Business / Companies

B&B offers unique lodging experience

By Fan Feifei (China Daily) Updated: 2016-02-01 10:13

Zhang Jing, 28, an administrative staff member at a university in Shenzhen, had a different accommodation experience when she traveled to Taipei, Taiwan, last month.

She booked the bedroom of an apartment in Ximending, the most prosperous and bustling district in Taipei, for 522 yuan ($80) per night through

"Before arriving at this apartment, I was worried about my stay because I always stayed at hotels on my previous trips. However, I am thrilled by my decision," she said.

"The apartment is very close to the subway station and there are a lot of stores nearby. What's more, the host, Kelvin, was very nice, met me and my friend downstairs in the building, and prepared slippers, toothbrushes and almost everything for us. He even cooked breakfast for us."

The host's kind and graceful attitude relieved her anxiety, and she felt very comfortable staying there.

"It was the most unforgettable accommodation experience," she added.

Bed-and-breakfast facilities - private homes that offer overnight accommodations and breakfast for paying guests - have become an attractive lodging option for young mainland travelers in recent years as they can be closer to local communities and allow guests to immerse themselves in the local culture.

The rapid growth of the Chinese outbound tourist market is bringing about huge opportunities for US-based lodging website Airbnb.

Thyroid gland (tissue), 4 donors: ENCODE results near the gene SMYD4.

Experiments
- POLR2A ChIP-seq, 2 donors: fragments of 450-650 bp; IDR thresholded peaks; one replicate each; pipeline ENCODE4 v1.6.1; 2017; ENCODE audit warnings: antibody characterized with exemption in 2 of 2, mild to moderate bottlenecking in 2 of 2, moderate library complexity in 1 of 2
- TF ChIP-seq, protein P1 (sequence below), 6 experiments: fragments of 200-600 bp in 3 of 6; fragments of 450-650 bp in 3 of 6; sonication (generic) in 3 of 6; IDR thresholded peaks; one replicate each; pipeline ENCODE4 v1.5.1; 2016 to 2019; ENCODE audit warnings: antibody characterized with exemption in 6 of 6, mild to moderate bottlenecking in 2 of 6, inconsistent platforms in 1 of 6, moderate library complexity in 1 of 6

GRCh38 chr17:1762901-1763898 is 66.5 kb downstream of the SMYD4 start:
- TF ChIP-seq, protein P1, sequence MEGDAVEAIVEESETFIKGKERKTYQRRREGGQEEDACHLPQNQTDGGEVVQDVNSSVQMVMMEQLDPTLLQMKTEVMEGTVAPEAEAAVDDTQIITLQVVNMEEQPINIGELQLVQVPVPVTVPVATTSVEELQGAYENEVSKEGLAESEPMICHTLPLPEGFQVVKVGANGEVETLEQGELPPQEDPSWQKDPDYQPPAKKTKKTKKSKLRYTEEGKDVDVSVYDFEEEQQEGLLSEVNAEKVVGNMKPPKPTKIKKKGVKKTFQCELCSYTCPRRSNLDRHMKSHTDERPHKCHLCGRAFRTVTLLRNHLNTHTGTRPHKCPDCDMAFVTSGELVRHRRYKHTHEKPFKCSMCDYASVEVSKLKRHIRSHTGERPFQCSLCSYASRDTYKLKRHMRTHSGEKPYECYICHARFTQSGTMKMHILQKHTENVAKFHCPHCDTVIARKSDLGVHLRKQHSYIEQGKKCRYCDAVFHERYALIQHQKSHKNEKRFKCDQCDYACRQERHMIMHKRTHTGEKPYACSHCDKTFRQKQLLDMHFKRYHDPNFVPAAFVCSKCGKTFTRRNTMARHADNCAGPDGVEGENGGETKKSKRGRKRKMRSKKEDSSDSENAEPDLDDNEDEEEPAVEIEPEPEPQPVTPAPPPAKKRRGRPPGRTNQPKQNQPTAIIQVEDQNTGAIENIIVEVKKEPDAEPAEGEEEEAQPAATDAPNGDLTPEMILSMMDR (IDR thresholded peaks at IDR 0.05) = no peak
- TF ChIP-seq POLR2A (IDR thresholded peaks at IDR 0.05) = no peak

The Chinese mainland is the fastest growing market for Airbnb, as more and more mainland travelers prefer a unique traveling experience.

"The number of Chinese mainland outbound tourists that book accommodation through Airbnb increased by 700 percent in 2015," said Varsha Rao, vice-president of global operations at Airbnb.

She is optimistic that its business in China will maintain rapid growth this year as it has become the world's largest outbound tourism market. "We have a very positive outlook for business with outbound travelers in 2016," said Rao.

"We are still cultivating people's awareness of B&B, and mainly focusing on millennial travelers born between the early 1980s and 2000s traveling to other parts of the world."

"It is different from staying in a hotel. It's about creating stories that you can share with your families and friends when you come back," Rao added.

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